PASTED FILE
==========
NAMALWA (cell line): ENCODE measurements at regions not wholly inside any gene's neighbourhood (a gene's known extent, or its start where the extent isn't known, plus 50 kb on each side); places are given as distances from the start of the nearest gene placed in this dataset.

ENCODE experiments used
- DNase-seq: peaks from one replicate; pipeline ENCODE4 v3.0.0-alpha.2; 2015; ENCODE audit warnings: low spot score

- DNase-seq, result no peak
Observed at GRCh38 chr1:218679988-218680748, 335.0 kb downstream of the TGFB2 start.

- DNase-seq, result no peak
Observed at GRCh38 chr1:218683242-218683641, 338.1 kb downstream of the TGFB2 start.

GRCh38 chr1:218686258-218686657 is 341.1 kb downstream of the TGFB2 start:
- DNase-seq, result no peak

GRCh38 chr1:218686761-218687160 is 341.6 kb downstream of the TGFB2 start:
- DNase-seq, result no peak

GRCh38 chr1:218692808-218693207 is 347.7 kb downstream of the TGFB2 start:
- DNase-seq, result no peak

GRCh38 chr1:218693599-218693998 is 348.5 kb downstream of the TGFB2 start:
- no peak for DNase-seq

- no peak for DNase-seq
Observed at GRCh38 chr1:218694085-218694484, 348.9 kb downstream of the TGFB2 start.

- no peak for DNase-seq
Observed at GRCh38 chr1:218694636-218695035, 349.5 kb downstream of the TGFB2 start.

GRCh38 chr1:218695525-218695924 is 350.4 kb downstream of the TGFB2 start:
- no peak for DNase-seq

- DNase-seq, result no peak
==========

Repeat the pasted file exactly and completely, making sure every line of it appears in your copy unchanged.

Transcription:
NAMALWA (cell line): ENCODE measurements at regions not wholly inside any gene's neighbourhood (a gene's known extent, or its start where the extent isn't known, plus 50 kb on each side); places are given as distances from the start of the nearest gene placed in this dataset.

ENCODE experiments used
- DNase-seq: peaks from one replicate; pipeline ENCODE4 v3.0.0-alpha.2; 2015; ENCODE audit warnings: low spot score

- DNase-seq, result no peak
Observed at GRCh38 chr1:218679988-218680748, 335.0 kb downstream of the TGFB2 start.

- DNase-seq, result no peak
Observed at GRCh38 chr1:218683242-218683641, 338.1 kb downstream of the TGFB2 start.

GRCh38 chr1:218686258-218686657 is 341.1 kb downstream of the TGFB2 start:
- DNase-seq, result no peak

GRCh38 chr1:218686761-218687160 is 341.6 kb downstream of the TGFB2 start:
- DNase-seq, result no peak

GRCh38 chr1:218692808-218693207 is 347.7 kb downstream of the TGFB2 start:
- DNase-seq, result no peak

GRCh38 chr1:218693599-218693998 is 348.5 kb downstream of the TGFB2 start:
- no peak for DNase-seq

- no peak for DNase-seq
Observed at GRCh38 chr1:218694085-218694484, 348.9 kb downstream of the TGFB2 start.

- no peak for DNase-seq
Observed at GRCh38 chr1:218694636-218695035, 349.5 kb downstream of the TGFB2 start.

GRCh38 chr1:218695525-218695924 is 350.4 kb downstream of the TGFB2 start:
- no peak for DNase-seq

- DNase-seq, result no peak